When life gives you lemons, make lemonade, right? Gardens grown just for visual effect are missing an important factor: scent. Try a lemon garden this season with these spectacular and easy to grow plants that will freshen the air with their tempting aroma.
Most of the plants need to have the foliage crushed or brushed in order to release the scent and all can be grown in containers. They have practical uses as well as simple enjoyment in the garden.
Considered the “lemonist” of the plants by some, Lemon verbena, Aloysia triphylla, can be used fresh or dried. It is a tender, deciduous shrub that needs full sun and well drained soil. It can be grown in a container and brought inside for our Wisconsin winters. Use the tender leaves to flavor teas or water, as a seasoning in any dish (including desserts) that needs a bit of lemon flavor, and in potpourri.
Lemon balm, Melissa officinalis, is not related to beebalm, but is often mistaken for it. Fresh leaves make a refreshing tea in the summer. It is also a nice addition to fruit salads and vegetable dishes. Take care when growing this member of the mint family that it does not outgrow its welcome. It will self-seed as well as send out rhizomes and spread rapidly if not contained. Cutting back after flowering will slow the progress as will growing it in containers.
Lemon mint, Mentha x piperita f. citrata ‘Lemon’, is another aggressive plant that will spread without control. It, along with Lemon beebalm, Monarda citriodora, has a strong lemon flavor that can be used to flavor drinks, salads, and desserts. A sunny location and well drained soil will be ideal for these plants as well as lemon balm.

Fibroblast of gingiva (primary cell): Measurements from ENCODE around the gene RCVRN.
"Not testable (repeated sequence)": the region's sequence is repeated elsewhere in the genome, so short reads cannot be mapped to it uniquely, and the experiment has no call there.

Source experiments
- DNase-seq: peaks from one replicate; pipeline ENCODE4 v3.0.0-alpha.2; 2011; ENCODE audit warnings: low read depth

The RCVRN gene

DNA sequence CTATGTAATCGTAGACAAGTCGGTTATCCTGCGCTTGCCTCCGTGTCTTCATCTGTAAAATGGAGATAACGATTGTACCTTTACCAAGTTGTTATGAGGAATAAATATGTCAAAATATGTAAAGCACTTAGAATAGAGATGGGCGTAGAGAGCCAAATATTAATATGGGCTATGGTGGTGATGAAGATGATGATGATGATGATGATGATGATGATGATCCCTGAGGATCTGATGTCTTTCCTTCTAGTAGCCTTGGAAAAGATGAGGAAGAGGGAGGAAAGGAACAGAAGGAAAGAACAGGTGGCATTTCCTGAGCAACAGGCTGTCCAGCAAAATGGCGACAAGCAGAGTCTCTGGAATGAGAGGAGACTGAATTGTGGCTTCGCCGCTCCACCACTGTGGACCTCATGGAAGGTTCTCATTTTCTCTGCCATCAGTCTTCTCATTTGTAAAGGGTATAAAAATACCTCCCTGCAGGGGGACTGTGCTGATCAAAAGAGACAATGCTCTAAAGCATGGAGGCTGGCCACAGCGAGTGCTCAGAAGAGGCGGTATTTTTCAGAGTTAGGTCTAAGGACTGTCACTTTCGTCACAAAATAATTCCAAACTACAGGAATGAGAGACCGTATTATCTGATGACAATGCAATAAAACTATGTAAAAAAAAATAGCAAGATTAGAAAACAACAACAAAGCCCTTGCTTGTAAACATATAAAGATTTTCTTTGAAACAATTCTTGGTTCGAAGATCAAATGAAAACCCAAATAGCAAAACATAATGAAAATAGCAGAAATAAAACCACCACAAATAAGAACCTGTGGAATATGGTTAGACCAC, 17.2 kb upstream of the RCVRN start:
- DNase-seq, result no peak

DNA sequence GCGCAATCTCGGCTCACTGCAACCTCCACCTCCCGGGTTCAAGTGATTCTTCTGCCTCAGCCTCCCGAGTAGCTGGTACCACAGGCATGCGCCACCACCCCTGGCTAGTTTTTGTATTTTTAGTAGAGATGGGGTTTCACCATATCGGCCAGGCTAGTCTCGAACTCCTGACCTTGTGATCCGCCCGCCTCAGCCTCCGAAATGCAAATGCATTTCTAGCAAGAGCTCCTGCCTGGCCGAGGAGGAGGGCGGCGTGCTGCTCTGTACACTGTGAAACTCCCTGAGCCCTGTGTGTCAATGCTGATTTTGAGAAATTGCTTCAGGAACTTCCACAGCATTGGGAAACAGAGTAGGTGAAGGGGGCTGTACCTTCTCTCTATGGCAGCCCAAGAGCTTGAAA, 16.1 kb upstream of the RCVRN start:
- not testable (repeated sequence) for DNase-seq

Lemon basil, Ocimum basilicum x Citriodorum, and Lemon thyme, Thymus x citriodorus, can be used in any recipe that their more traditional counterparts are used. Basil is an annual that requires regular pinching back to be kept in good shape for use. Thyme is an evergreen perennial that prefers full sun and lean soil.
Lemongrass has a different growing habit than some of the other herbs. It is a tropical grass that is grown as an annual in Wisconsin for culinary purposes. The clumps can grow to three feet tall and make a dramatic specimen plant in a container. It is widely used in Asian cuisine to flavor fish, soups, stews, and sauces. Grow lemongrass in full sun, with moist soil high in organic matter. Be sure to take a clump indoors before frost to save for next year since it will not survive the Wisconsin winter.
There are several species of lemon scented geraniums (Pelargonium) that are grown more for their aroma and attractive foliage than their flowers; the flowers will be smaller and far less significant than the scented foliage. The leaves can be harvested and used in desserts, drinks, jams, and jellies. They are also used for potpourri and perfumes. Like the other plants discussed, these will not survive through the winter and must be brought indoors.
An Ethiopian proverb states: “Fifty lemons are a load for one person, but for fifty persons they are perfume.” Plant some lemon scented plants and enjoy the perfume.
Certified Master Gardener